vitrified clay, slip-paint, capacitors, light-emitting diodes, glass beads, circuit board and coated wire, 2018
9 1/2 x 8 x 21 in, 24.1 x 20.3 x 53.3 cm
Estimate: $0 - $0 CAD
Preview at: Heffel Montreal
Collection of the Artist
Transformer builds on Barry Ace’s interest in acknowledging the material culture of the Anishinaabeg in his artistic practice. The work is part of a series Ace created during a 2018 residency with master potter David Migwans. It was an opportunity for Ace to return to his home community of M’Chigeeng First Nation on Manitoulin Island to work alongside him. Migwans’s own practice was informed by working with his cousin Carl Beam, during which he learned to perfect the technique of coiled handbuilding pottery, a process where the potter works without the aid of a wheel. Beam’s interest was refined during his time spent in Santa Fe, New Mexico, observing the Anasazi mimbres bowls in order to integrate traditional methods with his own contemporary Anishinaabe aesthetic. Ace’s clay work contains the artistic bequest of Beam as well as Migwans, coalescing their teachings into his vessels.
With Migwans, Ace gathered clay from local deposits in and around Manitoulin, combining it with sand and minerals to provide the clay with additional strength as well as texture, colour and refractive qualities. Ace experimented with colour gradations and surface painting, using mineral and slip based natural paints and hematite polished surfaces. On the vessel, Ace has used slip to depict the figure of a horned shaman, a motif that recalls the pictographs found in various regions around the Great Lakes, spiritually important sites for the Anishinaabeg, a motif that also appears in the work of Migwans and Beam. The vessels were fired in an outdoor kiln under the direction of Migwans, during which Transformation went through a vitrification process. Under extreme heat, crystalline silicate compounds melt into a noncrystalline atomic structure transforming earthen clay to hardened glass.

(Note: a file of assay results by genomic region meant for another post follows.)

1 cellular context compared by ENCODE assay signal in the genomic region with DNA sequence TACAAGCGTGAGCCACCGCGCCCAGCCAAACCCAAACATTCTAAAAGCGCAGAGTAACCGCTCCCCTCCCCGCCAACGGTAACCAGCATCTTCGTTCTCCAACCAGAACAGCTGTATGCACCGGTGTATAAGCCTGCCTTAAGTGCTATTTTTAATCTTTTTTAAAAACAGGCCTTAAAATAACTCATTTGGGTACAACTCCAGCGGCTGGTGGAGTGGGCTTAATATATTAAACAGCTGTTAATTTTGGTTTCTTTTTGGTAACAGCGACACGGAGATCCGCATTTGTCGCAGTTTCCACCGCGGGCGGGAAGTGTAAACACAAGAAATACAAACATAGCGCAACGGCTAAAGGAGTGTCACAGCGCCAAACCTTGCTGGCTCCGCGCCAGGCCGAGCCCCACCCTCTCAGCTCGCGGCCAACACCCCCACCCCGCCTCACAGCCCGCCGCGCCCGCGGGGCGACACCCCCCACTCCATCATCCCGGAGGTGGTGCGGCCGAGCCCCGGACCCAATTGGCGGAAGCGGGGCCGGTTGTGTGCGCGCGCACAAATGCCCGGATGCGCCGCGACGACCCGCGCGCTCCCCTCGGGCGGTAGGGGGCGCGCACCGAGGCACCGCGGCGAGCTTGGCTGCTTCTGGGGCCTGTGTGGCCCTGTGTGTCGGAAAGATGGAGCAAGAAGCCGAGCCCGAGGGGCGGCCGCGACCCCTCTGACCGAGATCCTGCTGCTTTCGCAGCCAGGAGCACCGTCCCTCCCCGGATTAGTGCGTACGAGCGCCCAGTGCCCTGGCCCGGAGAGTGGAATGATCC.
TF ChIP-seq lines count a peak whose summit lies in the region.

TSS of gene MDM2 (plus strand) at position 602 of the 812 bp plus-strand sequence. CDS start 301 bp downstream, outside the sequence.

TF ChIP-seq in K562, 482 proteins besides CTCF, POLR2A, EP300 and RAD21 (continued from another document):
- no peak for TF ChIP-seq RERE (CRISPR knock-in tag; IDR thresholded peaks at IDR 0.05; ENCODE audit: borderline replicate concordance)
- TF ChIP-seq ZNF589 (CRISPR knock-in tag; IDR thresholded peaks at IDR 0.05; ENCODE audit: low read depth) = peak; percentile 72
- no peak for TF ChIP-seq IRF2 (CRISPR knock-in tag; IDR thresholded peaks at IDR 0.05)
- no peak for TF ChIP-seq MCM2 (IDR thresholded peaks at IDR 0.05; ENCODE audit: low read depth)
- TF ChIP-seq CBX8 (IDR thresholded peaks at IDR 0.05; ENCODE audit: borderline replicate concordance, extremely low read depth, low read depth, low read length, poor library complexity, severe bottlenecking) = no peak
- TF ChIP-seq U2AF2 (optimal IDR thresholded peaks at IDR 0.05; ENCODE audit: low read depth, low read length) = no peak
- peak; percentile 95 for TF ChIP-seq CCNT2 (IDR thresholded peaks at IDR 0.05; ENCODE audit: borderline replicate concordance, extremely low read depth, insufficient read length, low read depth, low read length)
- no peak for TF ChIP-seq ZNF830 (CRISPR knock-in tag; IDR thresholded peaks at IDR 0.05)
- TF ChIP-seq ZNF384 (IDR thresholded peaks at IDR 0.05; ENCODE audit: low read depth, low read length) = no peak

Prior to firing, Ace embedded glass beads into clay, as well as imprinted holes in the areas where the capacitors and light-emitting diodes would be reintegrated after. A circuit board and coated wire, the digital refuse of our times, reaches out from within the material choice that connects the work to ancient traditions. During the residency, Ace was able to examine pottery shards uncovered on Manitoulin as part of the Providence Bay Bk-Hn-3 site, and housed in the Ojibwe Cultural Foundation collection in M’Chigeeng. The dig site, located in the southern tip of Manitoulin, is the “largest archaeological site in the Lake Huron region at over two acres, with three longhouses and a successful commercial fishery.” (1) The site supports evidence that the material culture of the Anishinaabeg included clay vessels. In this piece Ace “transforms a utilitarian object into an abstracted contemporary art work.” He states further, “what is profound is the literal connection as a maker with clay drawn directly from our traditional homeland and the shaping of the earth into something tangible and meaningful, as a sovereign act of being Anishinaabe.”
We thank Leah Snyder, digital designer and writer, The L.Project, for contributing the following essays. Snyder writes about culture, technology and contemporary art, and is a contributor to the National Gallery of Canada’s Gallery magazine and other Canadian art and architecture publications.
All quotes attributed to the artist unless otherwise noted.
This work is accompanied by a letter of authenticity and provenance signed by the artist
Estimate: $0 - $0 CAD
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